It is a good question and I think the problem comes down more to the word
that the KJV has used saying 'touch me not'. The Bible Knowledge
Commentary explains saying the following for John 20:17-18.
"She may have embraced Him physically, for the Lord responded, Do
not hold on to Me, for I have not yet returned to the Father. Go instead to My
brothers and tell them. . . . These words spoke of a new relationship, new
relatives, and a new responsibility. Many wanted to "hold onto" Jesus.
The KJV translation "Touch Me not," has caused many interpreters to
wonder why He could not be "touched." The NIV translation is more
accurate, for He certainly was not untouchable (cf. Matt. 28:9; John 20:27). Mary
had lost Jesus once before (at His crucifixion) and it was natural to fear the
loss of His presence again.
Jesus said, in effect, "This (the
physical contact) is not My real presence for the church. A new relationship will
begin with My Ascension and the gift of the Holy Spirit to the church."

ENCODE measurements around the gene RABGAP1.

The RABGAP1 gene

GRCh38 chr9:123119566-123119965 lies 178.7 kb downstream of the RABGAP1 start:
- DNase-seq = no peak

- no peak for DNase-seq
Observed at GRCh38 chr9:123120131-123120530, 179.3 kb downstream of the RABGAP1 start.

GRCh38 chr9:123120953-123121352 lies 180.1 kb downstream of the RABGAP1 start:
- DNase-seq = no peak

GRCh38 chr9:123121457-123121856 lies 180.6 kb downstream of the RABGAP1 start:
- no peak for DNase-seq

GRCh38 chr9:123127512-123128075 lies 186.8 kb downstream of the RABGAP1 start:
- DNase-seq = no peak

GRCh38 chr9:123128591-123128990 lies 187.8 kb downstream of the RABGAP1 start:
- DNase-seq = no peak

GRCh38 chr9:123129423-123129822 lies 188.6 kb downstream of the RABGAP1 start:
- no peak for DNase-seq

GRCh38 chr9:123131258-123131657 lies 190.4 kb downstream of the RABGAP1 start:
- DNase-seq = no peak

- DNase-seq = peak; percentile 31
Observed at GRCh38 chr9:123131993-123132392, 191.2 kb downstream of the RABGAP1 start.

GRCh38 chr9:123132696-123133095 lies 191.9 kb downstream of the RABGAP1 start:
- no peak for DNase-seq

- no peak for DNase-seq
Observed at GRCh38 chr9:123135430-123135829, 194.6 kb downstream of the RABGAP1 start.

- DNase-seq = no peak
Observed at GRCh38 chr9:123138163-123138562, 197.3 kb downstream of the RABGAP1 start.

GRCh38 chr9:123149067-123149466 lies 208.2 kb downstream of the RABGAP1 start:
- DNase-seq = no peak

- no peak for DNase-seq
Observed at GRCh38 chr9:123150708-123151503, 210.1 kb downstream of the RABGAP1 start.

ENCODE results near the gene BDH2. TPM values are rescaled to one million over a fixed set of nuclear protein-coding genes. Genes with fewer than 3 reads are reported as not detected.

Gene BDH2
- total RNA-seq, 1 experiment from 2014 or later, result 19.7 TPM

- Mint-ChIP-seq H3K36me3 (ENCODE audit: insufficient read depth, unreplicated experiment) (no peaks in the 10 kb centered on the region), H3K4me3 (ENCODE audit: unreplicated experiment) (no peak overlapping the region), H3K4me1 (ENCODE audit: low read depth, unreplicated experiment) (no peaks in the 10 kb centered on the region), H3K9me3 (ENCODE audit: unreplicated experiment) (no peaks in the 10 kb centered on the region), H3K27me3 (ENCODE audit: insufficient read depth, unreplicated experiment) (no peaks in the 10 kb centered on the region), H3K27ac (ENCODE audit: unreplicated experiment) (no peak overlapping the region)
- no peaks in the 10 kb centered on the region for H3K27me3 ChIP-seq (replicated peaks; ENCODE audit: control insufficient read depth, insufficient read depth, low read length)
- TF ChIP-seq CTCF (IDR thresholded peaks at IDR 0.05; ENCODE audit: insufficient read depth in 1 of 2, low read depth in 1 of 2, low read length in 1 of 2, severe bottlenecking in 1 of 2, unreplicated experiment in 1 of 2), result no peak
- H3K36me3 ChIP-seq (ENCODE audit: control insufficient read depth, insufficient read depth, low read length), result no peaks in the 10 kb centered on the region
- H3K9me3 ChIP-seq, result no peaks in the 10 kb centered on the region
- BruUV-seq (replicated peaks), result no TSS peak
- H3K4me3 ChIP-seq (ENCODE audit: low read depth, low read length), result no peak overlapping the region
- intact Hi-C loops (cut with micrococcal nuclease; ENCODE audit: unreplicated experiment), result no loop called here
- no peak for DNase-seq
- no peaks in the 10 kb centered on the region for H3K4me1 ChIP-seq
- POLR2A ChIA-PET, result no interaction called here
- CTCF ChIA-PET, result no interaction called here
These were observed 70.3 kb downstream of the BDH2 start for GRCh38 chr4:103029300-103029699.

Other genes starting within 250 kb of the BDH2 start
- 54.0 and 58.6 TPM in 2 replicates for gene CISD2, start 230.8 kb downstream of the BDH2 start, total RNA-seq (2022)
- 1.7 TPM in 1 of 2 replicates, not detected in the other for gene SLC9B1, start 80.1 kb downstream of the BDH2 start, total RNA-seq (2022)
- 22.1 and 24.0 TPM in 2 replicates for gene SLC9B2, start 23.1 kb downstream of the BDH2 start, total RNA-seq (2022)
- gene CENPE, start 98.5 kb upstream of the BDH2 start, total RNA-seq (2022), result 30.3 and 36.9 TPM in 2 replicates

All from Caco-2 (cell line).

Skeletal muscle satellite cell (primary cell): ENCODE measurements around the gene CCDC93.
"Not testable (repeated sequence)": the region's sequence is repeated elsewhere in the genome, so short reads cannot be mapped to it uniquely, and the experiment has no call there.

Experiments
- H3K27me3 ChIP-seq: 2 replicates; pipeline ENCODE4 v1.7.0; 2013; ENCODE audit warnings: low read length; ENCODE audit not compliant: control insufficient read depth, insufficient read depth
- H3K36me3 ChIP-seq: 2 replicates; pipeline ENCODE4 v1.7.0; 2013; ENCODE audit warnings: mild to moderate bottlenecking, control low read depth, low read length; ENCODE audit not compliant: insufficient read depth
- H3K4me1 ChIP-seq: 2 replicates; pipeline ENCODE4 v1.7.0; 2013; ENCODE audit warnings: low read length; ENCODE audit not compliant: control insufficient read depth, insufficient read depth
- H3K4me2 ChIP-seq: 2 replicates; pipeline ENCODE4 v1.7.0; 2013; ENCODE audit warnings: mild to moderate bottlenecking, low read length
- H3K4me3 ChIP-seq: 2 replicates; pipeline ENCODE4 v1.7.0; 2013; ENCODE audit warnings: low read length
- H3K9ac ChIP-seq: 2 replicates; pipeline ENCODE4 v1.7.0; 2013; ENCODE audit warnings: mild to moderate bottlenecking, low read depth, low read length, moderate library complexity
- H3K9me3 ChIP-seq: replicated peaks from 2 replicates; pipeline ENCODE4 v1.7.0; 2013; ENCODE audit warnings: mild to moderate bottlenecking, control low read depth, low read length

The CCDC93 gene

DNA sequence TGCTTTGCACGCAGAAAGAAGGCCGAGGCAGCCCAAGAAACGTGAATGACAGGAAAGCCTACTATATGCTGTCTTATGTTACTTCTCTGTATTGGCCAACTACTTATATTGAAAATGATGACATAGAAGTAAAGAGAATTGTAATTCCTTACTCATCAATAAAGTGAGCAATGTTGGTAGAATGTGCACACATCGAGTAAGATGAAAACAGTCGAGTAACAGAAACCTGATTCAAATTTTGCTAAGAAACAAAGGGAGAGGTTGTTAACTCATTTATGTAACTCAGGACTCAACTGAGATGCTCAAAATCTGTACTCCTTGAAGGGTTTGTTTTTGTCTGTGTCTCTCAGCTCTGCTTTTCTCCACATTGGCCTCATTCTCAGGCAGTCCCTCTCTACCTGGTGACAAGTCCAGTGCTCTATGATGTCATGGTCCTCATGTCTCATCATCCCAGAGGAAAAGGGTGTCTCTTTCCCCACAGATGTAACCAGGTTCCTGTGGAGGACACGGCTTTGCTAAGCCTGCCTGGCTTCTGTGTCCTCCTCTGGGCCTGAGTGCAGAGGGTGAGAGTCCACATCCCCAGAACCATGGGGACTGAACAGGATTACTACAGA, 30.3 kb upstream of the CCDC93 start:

Jesus then explained the fact of the new relatives. He called His disciples His
brothers. Earlier He had said they were friends: "I no longer call you
servants . . . instead, I have called you friends" (15:15). Believers in
Jesus become a part of Jesus’ family with God as their Father (cf. Heb.
2:11-12; Rom. 8:15-17, 29; Gal. 3:26). Mary’s new responsibility was to
testify to His risen presence. She was the recipient of four special graces: to
see angels; to see Jesus risen; to be the first to see Him alive; and to be a
proclaimer of the good news. Christians today are also the recipients of special
grace; they too are given this new responsibility to witness to the world (cf.
So there wasn't anything wrong with
actually touching Jesus before He had ascended to His Father. The command is
better understood not to 'hold onto' Him or prevent Him from leaving
again. And as to when He when back to the Father, that is given in the Acts 1
passage that you mentioned.
All the best.